David and Lauren Weliver are a budget-savvy couple. They review their spending regularly. They stash away an emergency fund. They anticipate “big ticket” items and they avoid credit card debt.
But they had no idea how much becoming parents would cost.
The Welivers lived in a small condominium outside of Portland, Maine. It was “technically a two bedroom,” David said, “but each bedroom was tiny.” Their condo was cramped but sufficient for a young couple, but unrealistic for a family.
David placed an offer on a larger home on the same day his wife went into labor. Overnight, he found himself with a new baby, new mortgage, new bills.
The couple enjoyed a few months of bliss following their daughter’s arrival into their lives. But soon it was time for Lauren to return to work, and with that came a $1,400 monthly expenditure for infant daycare.
“That’s a mortgage payment for most people,” David said.
They consider themselves lucky to have found a daycare that accepts infants. Many daycares only admit kids age one and older. In different circumstances, “you might be forced to hire a nanny,” David said. That would be far pricier.
They didn’t accept a two-parent working household as a given. They ran a spreadsheet with a half-dozen scenarios comparing their income against the cost of putting their daughter in daycare. Each scenario showed different assumptions for income and expenses, allowing the couple to compute best-case, worst-case and middle-case scenarios.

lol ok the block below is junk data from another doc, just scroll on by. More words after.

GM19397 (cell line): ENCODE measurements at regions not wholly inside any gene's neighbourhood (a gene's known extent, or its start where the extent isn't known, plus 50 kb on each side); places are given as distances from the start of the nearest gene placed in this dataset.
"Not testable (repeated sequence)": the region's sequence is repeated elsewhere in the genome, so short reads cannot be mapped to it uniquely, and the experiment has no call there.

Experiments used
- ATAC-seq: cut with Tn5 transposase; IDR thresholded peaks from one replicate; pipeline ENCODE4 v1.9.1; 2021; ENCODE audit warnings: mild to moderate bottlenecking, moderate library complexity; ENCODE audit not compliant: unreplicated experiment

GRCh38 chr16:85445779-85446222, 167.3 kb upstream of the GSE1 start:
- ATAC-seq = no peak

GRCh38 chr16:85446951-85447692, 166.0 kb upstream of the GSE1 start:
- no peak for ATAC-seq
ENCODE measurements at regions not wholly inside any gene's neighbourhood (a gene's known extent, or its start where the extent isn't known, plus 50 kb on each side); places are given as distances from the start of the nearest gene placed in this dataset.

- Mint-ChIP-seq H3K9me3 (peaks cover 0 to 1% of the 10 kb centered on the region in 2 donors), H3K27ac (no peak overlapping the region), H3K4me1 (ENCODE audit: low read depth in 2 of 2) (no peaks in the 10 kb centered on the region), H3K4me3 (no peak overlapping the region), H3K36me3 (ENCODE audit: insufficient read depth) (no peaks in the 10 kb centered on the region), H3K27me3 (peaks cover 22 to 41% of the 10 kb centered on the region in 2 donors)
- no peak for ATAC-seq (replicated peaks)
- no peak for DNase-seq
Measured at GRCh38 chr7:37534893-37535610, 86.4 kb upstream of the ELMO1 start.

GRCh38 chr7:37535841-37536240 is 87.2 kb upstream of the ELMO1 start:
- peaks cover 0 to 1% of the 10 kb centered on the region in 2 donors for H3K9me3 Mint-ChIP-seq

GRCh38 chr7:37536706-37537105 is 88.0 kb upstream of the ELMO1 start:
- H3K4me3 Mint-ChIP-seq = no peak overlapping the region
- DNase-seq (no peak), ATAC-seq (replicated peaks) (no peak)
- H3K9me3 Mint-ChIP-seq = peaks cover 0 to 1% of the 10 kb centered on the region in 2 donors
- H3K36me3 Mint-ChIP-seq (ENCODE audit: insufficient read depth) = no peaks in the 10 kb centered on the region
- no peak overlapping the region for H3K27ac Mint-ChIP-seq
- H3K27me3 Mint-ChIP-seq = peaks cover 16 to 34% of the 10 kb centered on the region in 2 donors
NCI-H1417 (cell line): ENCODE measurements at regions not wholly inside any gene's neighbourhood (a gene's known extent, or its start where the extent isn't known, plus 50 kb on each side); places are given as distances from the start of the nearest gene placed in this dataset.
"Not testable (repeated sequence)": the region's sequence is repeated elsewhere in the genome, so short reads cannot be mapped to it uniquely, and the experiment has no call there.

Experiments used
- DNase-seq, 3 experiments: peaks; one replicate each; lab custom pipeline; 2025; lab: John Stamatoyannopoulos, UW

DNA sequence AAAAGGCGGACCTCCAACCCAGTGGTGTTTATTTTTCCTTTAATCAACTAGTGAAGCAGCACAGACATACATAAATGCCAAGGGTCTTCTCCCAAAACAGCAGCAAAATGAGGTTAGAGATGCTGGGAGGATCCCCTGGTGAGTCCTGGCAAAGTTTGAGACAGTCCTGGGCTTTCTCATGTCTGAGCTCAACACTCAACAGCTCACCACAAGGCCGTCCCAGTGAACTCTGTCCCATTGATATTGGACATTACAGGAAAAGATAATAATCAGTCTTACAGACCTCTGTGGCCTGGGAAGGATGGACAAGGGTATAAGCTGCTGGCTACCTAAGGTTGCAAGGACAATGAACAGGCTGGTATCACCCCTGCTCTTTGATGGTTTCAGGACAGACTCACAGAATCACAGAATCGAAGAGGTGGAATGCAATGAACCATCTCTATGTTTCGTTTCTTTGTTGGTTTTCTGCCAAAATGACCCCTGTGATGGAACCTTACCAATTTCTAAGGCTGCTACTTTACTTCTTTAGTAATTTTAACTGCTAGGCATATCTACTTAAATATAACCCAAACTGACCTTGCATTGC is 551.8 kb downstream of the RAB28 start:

“I’m a spreadsheet nerd,” David said.
David and Lauren both earn more than $1,400 per month after taxes and ‘the cost of working,’ which includes commuting costs and daycare. In other words, they walk away with a ‘net gain.’
(But money isn’t the only reason they choose to work; there are many non-financial benefits, as well. David and Lauren put their hard-earned degrees to use, contribute to society outside the home, and get a break from the demands of parenting.)
The couple quickly realized that they needed a different car. David planned on driving his five-year-old pickup truck for decades, but he hadn’t factored for one important detail: he can’t put a car seat in a pickup truck. He bought an SUV, incurring a hefty sales tax bill along with the added expense.
The couple dropped $350 on a stroller and another $100 on a smaller, travel-sized stroller. They opened their wallets for high chairs, car seats, cribs and diapers. They started spending $60 - $75 per month on generic baby formula.
“The brand name (formula) is twice as much,” David said.
Their health insurance premium also shot up by hundreds with the addition of a new person on their policy. They were fortunate, David said, to have no out-of-pocket expenses from the pregnancy and delivery.
The Welivers needed to cut costs in order to afford their baby bills. The couple has stopped traveling. They used to take jaunts down the New England coast, but these days they stay firmly planted in Maine. They’ve also stopped dining out.
“When you have a newborn you [don’t have time to] go to dinner as much,” David said, “so that happened automatically.”
It’s not all sacrifice and toil, though. Although the couple goes out half as often, their date nights are now twice as good.
“We tend to put more thought into what we’re going to do,” David said.
Read more about David and Lauren’s baby-raising budget at www.moneyunder30.com